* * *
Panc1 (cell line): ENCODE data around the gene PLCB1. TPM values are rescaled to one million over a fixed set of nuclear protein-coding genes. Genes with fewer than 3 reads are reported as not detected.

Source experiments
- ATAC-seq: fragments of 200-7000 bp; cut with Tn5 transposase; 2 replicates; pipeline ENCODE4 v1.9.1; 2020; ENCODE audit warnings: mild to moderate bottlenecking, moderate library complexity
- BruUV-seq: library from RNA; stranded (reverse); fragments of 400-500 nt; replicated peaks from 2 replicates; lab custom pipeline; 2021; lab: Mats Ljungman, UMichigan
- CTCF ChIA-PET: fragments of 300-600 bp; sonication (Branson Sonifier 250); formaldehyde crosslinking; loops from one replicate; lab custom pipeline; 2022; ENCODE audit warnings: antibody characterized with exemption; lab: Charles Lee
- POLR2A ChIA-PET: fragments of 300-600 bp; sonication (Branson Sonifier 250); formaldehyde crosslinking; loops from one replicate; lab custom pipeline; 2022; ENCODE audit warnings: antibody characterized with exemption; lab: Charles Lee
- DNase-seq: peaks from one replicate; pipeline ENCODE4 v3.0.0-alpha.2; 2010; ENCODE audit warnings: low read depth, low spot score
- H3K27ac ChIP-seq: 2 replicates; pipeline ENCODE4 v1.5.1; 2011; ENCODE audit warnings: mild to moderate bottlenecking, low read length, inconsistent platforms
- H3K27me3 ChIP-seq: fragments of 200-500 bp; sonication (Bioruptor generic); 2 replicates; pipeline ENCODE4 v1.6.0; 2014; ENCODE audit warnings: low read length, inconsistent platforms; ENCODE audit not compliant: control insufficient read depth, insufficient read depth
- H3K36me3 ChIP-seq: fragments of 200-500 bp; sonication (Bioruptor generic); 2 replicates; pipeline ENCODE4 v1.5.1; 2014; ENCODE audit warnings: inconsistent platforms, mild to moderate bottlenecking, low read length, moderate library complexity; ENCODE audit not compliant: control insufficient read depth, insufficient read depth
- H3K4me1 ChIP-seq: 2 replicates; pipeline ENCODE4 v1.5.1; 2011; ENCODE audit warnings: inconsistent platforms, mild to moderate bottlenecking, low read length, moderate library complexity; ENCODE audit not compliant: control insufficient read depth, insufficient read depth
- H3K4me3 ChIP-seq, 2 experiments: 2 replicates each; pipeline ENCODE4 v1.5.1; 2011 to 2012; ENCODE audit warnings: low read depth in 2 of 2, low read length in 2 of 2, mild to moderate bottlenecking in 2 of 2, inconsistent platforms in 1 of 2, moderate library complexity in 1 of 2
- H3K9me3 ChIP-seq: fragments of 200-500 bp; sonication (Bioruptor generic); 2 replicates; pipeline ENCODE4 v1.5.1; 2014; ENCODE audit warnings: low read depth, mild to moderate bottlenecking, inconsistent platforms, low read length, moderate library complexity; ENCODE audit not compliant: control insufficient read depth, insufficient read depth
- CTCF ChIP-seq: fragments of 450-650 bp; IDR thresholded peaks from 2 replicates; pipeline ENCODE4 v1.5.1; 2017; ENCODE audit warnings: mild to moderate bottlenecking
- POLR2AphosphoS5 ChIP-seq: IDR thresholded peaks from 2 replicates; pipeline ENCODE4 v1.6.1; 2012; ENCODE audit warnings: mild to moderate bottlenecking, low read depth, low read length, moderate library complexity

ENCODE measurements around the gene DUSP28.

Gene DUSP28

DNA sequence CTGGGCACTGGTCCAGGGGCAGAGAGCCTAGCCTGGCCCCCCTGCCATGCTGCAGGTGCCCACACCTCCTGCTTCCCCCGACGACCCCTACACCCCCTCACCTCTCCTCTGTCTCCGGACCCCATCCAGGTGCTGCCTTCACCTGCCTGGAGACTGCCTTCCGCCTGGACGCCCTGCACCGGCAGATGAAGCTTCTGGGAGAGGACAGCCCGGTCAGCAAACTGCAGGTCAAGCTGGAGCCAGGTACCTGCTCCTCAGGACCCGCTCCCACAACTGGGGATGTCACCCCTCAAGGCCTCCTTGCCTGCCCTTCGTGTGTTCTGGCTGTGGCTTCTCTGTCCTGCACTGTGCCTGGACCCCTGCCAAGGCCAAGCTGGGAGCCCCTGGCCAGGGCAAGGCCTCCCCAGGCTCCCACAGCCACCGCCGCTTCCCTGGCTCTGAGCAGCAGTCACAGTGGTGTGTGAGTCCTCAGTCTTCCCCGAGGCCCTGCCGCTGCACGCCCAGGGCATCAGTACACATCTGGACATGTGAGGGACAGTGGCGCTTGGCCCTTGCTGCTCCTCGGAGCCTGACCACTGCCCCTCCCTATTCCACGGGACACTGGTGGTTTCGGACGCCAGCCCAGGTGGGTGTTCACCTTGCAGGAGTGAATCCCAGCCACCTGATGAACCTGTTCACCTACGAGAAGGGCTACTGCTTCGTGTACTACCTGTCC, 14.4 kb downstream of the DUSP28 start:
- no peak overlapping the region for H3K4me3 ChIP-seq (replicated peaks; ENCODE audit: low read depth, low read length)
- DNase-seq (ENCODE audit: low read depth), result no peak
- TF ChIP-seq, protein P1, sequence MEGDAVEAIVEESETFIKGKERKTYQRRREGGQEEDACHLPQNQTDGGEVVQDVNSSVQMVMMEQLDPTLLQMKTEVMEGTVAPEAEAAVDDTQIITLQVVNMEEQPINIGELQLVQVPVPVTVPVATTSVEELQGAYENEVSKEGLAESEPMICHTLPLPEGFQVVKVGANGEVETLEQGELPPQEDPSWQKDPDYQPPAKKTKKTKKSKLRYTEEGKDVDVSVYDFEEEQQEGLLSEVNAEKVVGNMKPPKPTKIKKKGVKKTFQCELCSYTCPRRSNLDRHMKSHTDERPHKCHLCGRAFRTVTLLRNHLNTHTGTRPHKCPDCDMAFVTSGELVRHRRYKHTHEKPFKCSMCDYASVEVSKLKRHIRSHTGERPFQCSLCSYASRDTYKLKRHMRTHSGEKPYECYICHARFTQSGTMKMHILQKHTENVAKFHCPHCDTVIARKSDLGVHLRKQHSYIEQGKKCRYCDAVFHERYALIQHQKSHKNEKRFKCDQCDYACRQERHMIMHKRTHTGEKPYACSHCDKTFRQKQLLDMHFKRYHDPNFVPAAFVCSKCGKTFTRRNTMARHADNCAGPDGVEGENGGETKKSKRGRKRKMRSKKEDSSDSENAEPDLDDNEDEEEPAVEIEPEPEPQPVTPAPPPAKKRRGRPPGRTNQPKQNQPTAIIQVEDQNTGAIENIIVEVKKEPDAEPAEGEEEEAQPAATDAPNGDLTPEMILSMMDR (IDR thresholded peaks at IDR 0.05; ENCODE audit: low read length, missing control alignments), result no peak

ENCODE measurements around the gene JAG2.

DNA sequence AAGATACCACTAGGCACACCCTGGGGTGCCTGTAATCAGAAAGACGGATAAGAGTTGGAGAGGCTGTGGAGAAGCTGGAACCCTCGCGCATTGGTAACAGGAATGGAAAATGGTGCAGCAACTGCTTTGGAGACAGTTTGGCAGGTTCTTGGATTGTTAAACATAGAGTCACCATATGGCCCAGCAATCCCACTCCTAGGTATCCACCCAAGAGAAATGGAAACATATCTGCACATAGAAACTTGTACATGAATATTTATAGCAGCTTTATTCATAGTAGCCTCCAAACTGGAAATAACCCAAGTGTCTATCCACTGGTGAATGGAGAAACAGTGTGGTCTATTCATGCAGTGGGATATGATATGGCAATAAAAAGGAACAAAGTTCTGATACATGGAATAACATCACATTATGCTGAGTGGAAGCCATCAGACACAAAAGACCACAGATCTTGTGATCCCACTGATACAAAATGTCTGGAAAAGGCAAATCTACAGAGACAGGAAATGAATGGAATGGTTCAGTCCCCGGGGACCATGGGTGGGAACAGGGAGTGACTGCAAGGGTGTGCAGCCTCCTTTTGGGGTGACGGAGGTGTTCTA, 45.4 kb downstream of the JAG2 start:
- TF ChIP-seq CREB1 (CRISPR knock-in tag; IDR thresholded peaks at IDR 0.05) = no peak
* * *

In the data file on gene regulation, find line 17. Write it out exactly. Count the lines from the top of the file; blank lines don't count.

Gene DUSP28